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Iowa Bankruptcy Exemptions and Law
By J.P. Finet, J.D. | Legally reviewed by Bridget Molitor, J.D. | Last reviewed April 23, 2021
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Why File for Bankruptcy?
When someone files for personal bankruptcy, Americans can be quick to label that person as someone who rang up large consumer debts with out-of-control spending habits. But there are many situations where you may end up facing bankruptcy despite careful management of your finances.
For example, a large percentage of personal bankruptcies are the result of medical bills that the patient could not pay off. Additionally, some people find themselves with overwhelming debt when they lose what had been a steady job. Finally, you may have lost a lawsuit that requires you to pay damages that you cannot afford.
However you ended up in debt, filing for bankruptcy is often the first step in resolving your payment obligations so you can move on with your life. Bankruptcy forces your creditors to stop their collection actions and gives you the breathing room you need to resolve your debt problems either through a payment plan or by eliminating your debt entirely.
Iowa Bankruptcy Law
When you file for bankruptcy in Iowa you will do so in one of the state's two federal bankruptcy courts. While the U.S. Bankruptcy Code governs those courts, they must take into account Iowa's rules regarding what property you can protect from your creditors. You can keep that “exempt" property to help you move on with your life after you have finished with your bankruptcy case.
The Bankruptcy Code also provides a list of federal exemptions, but when you file for bankruptcy in Iowa, you must use the state exemptions. Fortunately, in most situations, the Iowa exemptions are more generous than those offered under federal law.
Which Type of Bankruptcy Should I Choose?
Nearly everyone who files for personal bankruptcy will do so under one of two chapters in the Bankruptcy Code: Chapter 7 or Chapter 13. Both chapters will allow you to resolve your debt issues, but each does so through a different process. Knowing how bankruptcy works under each chapter will help you determine which one is best for your financial situation and what assets you will be able to keep.
Chapter 7 Bankruptcy
Chapter 7 is the most common type of personal bankruptcy and is available to people whose disposable income is below certain levels. Chapter 7 is often called a “liquidation" bankruptcy because you will turn over most of your property that is not protected by an exemption to a trustee who will sell it to repay your creditors. Essentially, your non-exempt assets will be liquidated to pay your creditors.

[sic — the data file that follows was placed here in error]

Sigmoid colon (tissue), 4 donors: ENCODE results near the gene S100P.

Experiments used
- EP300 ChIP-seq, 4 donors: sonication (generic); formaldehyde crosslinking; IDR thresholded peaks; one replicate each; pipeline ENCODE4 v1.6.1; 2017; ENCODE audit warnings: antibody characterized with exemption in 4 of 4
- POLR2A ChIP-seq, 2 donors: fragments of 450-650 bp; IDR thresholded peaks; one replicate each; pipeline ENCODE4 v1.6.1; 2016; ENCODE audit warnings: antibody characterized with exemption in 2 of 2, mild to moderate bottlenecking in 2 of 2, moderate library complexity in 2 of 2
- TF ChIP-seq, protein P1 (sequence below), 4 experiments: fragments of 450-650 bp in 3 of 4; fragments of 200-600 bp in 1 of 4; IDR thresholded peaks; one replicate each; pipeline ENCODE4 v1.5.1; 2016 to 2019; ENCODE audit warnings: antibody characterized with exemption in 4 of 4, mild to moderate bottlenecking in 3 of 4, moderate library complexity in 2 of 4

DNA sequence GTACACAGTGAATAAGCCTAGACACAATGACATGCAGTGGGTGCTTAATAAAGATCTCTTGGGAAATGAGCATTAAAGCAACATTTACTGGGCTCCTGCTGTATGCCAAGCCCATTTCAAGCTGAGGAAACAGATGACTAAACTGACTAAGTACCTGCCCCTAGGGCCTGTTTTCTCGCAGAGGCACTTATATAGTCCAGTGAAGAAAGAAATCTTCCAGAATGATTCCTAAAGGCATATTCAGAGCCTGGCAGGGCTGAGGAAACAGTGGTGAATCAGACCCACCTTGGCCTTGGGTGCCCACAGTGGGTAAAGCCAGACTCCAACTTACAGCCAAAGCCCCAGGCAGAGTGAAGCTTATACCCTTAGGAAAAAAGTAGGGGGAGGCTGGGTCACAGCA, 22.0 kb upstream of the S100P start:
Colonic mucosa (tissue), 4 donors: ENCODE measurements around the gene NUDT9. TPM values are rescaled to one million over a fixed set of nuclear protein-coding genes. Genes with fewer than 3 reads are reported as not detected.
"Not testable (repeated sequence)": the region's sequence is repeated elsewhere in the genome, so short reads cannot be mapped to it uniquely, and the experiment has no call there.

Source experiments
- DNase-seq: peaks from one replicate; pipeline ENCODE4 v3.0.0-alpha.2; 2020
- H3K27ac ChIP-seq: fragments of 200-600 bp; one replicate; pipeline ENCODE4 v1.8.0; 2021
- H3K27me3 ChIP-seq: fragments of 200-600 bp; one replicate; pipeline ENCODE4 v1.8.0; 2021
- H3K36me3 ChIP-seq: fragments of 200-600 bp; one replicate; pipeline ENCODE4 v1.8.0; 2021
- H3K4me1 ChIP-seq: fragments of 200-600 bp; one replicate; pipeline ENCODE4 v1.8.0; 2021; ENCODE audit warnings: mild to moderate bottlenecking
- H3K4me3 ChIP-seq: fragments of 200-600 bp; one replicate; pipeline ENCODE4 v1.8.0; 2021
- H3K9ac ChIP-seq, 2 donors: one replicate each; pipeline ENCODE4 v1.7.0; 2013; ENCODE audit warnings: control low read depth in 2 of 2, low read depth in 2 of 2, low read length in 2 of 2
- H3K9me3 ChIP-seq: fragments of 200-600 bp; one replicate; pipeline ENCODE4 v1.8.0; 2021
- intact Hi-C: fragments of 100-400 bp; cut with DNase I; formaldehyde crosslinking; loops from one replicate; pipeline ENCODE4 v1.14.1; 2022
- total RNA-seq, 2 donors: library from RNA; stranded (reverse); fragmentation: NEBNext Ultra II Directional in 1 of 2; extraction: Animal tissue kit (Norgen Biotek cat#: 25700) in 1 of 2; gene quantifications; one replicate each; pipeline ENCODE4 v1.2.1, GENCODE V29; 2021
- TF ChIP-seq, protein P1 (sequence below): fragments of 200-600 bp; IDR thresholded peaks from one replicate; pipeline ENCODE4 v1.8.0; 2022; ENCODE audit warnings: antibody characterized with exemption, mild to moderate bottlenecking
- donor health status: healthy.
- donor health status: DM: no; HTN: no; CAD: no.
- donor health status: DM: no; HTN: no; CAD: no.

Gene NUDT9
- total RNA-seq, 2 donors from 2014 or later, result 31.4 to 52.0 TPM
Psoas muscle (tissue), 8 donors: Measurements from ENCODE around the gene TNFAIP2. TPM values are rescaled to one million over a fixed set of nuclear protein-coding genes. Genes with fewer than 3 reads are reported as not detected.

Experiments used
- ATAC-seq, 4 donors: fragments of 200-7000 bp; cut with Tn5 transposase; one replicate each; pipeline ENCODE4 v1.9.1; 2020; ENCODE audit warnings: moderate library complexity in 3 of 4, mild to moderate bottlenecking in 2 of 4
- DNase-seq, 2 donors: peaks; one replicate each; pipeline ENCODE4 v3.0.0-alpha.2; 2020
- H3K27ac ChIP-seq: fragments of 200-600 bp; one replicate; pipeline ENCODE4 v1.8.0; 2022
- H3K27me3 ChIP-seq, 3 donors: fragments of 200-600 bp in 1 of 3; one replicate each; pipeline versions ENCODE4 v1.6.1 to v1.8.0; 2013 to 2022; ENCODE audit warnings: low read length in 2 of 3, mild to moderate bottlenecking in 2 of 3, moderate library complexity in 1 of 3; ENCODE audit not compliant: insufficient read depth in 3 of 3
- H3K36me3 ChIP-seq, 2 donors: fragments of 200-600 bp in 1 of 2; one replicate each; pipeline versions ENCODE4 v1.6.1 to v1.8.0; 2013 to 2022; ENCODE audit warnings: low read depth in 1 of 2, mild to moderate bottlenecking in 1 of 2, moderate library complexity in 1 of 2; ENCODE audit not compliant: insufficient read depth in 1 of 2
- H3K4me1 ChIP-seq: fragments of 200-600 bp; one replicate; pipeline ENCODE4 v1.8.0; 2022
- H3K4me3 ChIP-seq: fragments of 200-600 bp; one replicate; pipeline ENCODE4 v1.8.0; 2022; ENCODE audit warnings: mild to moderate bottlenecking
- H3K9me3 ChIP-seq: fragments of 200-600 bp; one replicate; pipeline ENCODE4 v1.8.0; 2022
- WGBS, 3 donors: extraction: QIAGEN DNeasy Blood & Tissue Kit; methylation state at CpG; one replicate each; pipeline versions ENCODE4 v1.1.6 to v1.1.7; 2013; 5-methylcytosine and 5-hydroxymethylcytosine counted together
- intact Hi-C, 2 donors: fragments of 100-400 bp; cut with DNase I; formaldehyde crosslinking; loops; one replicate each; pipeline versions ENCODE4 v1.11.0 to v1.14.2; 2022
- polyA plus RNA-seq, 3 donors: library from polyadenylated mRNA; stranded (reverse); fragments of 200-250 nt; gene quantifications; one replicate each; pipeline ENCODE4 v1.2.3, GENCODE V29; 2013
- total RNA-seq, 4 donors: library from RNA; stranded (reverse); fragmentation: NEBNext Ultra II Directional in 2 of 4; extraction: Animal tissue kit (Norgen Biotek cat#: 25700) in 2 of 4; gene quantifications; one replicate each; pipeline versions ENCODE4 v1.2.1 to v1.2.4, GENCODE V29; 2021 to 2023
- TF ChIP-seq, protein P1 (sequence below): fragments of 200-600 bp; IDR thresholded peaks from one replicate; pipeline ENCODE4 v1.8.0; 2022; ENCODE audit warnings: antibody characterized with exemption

In return for giving up your non-exempt assets, in a Chapter 7 case, the bankruptcy court will discharge almost all of your unpaid debt, leaving you debt-free while still owning your exempt property. Chapter 7 is also relatively quick, with judges often discharging your debts within four or five months of filing for bankruptcy.
Chapter 13 Bankruptcy
Chapter 13 bankruptcy forces your creditors to work with you to create a payment plan that will pay off your debts over three to five years. Before the court approves the plan, you will need to show that you have a steady source of income that will let you make the required payments under the plan.
Your Chapter 13 plan may require your creditors to reorganize their debts so they are paid off over the term of the plan. It can even force some of your creditors to accept payments that are less than what you owe.
The Automatic Stay Protects You From Creditors
When you file for any type of bankruptcy, the court will automatically issue a stay to stop your creditors from undertaking any collection activity. This should put an end to harassing phone calls, foreclosures, and lawsuits so that you can resolve your debt problems through the bankruptcy process.
The stay has the added benefit of forcing your creditors to participate in the bankruptcy process. If a creditor tries to contact you outside of bankruptcy in an attempt to collect what they are owed the judge can impose penalties and even force your creditor to pay your attorneys' fees.
Secured vs. Unsecured Debt
While you likely see your personal debt as just bills you are unable to pay, there are several categories of debt and they each receive different treatment in bankruptcy. The two most common types are secured and unsecured debt. How much of each type you have will likely control the amount of debt you can shed during bankruptcy and how much property you will keep.
You have unsecured debt when you owe money to a creditor who has no right to repossess your property for non-payment. In other words, the creditor holds no security interest in your property. Most people who file for bankruptcy have at least some unsecured debt, with some of the most common types being credit card debt, unpaid medical bills, and outstanding court judgments.